The Department for Children, Schools and Families (DCSF) and Oscar-nominated actress Samantha Morton today launched a television campaign to recruit more than five thousand social workers.
The advertisements show how social workers change the lives of thousands of children and adults every day, by giving a voice to the most vulnerable in society. The campaign features six well known TV and film actors, each playing the role of a child or adult in need of the support of a social worker and highlights the work social workers do every day.
The new campaign comes on the back of £58m Government investment to help transform the social work profession in the wake of the Baby P scandal.
The campaign aims to recruit not only new social workers, but social workers who may have left the profession and those looking for a career change.
Speaking ahead of the launch, Children's Secretary, Ed Balls, said: "Thousands of children and families desperately need the help and support social workers give in difficult and sometimes dangerous situations. It is a job that makes a difference in ways that most of us can only begin to imagine. It's a job that can save and transform lives.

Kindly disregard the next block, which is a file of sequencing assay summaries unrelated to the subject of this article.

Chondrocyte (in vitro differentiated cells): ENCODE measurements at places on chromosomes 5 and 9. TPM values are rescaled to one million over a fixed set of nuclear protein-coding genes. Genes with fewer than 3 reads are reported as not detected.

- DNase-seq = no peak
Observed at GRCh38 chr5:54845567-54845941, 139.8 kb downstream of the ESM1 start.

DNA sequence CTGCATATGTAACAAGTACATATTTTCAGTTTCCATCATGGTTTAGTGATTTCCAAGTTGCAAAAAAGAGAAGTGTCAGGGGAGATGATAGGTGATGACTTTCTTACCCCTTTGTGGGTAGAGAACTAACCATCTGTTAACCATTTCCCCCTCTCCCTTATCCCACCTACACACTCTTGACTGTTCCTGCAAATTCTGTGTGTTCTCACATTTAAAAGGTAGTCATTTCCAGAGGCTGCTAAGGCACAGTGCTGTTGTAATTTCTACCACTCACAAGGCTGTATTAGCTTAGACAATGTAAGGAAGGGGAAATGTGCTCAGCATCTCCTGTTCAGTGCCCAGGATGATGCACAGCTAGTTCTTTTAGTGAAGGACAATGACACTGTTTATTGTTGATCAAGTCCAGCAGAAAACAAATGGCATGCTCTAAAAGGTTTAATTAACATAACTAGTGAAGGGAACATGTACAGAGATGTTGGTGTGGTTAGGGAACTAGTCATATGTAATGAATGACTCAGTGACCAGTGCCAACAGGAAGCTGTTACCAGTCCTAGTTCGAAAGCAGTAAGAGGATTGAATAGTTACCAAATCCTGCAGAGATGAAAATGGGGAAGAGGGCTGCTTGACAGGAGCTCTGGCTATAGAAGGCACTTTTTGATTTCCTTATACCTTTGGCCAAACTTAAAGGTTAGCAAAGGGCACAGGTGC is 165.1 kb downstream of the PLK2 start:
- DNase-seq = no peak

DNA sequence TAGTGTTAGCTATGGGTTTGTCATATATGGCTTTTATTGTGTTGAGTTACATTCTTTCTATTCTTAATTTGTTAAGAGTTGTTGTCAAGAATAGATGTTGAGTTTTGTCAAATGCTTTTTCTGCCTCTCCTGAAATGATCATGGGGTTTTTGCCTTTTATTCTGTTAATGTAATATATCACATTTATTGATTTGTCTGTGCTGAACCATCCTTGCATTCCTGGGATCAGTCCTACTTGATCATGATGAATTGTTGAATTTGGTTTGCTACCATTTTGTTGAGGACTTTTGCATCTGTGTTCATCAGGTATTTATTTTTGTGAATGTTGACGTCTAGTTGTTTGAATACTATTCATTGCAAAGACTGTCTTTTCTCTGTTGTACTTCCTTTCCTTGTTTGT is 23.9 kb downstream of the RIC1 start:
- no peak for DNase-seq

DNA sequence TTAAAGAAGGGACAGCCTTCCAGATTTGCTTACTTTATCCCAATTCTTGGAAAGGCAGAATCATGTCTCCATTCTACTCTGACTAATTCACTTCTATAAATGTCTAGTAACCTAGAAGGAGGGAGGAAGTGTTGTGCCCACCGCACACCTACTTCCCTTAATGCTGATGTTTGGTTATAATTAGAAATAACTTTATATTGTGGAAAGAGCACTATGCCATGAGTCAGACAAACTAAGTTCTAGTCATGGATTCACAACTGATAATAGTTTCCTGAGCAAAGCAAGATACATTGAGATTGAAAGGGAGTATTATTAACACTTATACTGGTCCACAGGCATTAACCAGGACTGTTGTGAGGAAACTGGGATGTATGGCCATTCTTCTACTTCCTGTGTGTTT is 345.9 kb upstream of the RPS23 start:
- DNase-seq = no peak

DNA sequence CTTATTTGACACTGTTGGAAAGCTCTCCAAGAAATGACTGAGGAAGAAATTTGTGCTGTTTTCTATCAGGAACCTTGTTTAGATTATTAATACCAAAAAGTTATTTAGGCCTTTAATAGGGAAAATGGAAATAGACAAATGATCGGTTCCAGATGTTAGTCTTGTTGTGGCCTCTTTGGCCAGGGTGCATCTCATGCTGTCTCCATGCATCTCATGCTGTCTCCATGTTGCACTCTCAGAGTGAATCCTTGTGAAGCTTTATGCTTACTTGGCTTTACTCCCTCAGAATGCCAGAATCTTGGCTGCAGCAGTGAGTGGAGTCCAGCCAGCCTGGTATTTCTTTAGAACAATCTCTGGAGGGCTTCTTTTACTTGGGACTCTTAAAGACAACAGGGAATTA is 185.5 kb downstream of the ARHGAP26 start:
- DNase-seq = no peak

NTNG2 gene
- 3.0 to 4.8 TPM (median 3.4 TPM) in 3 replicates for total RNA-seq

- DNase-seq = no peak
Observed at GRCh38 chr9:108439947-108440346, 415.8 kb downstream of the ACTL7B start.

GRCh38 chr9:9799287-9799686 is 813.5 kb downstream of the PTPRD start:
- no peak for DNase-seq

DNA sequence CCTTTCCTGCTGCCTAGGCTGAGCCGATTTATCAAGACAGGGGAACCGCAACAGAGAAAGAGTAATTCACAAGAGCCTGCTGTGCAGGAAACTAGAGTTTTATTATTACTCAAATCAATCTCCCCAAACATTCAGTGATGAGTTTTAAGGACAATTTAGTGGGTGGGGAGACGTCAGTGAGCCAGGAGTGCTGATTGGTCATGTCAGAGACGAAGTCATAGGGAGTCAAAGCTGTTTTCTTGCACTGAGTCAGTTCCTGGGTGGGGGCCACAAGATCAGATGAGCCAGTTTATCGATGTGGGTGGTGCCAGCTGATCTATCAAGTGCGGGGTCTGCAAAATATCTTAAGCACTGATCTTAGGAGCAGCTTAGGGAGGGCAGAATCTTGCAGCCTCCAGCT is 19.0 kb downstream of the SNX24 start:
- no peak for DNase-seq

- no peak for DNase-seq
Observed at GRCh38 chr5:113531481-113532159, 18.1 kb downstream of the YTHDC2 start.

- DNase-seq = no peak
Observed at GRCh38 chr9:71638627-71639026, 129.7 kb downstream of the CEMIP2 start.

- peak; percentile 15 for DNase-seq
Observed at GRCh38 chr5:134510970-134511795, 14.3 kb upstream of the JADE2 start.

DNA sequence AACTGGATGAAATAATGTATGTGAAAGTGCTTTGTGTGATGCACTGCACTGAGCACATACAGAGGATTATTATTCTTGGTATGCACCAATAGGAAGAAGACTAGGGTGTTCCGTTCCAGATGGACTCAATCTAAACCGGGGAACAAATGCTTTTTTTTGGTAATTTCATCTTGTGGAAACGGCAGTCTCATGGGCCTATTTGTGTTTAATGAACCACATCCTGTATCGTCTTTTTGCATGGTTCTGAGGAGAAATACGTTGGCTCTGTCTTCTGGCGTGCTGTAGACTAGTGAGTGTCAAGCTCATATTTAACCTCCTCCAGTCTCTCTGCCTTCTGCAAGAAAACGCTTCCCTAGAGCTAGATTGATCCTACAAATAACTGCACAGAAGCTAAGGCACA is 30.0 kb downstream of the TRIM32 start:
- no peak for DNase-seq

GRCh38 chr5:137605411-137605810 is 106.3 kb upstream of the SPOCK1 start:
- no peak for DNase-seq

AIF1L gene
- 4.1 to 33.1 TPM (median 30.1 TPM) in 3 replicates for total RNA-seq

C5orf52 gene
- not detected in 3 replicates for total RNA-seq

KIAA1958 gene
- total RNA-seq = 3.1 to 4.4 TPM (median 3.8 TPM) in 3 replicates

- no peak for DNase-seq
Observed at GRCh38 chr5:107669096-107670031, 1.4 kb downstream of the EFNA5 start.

"Yet the success stories of the nation's social workers are rarely heard and research shows that many people don't even know what social workers really do. This hard-hitting campaign will mean a big step towards raising the profile of their work and showing what social workers deal with every day.
"I want social workers to be a high quality, self-confident profession, with the support and esteem of the public. Social workers around the country have already told us we need to improve the technology they use. They need better training and support - especially for newly qualified graduates.
"Our £58m package of support and recruitment of new and returning social workers is laying the foundations for what I believe will be a radical transformation of the social work profession. Children and families need and deserve the best support and protection. I am backing this next generation of social workers to rise to this challenge."